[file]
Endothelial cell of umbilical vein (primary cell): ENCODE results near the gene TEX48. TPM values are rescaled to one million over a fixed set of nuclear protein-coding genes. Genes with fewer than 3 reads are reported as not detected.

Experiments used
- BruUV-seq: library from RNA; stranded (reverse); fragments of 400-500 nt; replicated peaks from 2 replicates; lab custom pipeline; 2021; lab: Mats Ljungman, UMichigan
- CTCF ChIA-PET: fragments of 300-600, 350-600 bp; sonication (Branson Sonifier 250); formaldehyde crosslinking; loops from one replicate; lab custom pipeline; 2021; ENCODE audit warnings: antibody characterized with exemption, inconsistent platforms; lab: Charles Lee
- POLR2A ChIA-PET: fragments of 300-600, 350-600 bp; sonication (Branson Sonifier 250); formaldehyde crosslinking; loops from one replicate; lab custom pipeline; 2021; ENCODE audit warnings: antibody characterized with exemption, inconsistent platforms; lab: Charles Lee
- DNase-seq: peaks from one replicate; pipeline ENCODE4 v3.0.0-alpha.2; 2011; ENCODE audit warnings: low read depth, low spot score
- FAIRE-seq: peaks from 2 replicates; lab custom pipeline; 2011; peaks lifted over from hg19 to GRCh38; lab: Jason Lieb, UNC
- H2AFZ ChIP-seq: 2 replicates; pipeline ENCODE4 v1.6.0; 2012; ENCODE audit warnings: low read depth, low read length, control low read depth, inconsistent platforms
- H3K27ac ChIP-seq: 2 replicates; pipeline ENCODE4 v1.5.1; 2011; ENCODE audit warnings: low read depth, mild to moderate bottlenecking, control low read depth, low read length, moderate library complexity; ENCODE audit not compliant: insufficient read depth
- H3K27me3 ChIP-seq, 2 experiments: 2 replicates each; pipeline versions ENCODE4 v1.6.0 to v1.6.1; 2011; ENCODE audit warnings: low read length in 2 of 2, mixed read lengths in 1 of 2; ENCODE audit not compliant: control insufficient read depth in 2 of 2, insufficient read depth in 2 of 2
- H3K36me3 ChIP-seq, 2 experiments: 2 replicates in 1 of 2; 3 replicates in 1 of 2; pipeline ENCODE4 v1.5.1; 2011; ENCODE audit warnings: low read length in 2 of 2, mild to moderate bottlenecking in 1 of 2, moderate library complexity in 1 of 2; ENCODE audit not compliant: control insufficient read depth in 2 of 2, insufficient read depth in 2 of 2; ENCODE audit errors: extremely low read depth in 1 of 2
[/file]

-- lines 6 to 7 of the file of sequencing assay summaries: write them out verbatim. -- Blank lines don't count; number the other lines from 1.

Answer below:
- DNase-seq: peaks from one replicate; pipeline ENCODE4 v3.0.0-alpha.2; 2011; ENCODE audit warnings: low read depth, low spot score
- FAIRE-seq: peaks from 2 replicates; lab custom pipeline; 2011; peaks lifted over from hg19 to GRCh38; lab: Jason Lieb, UNC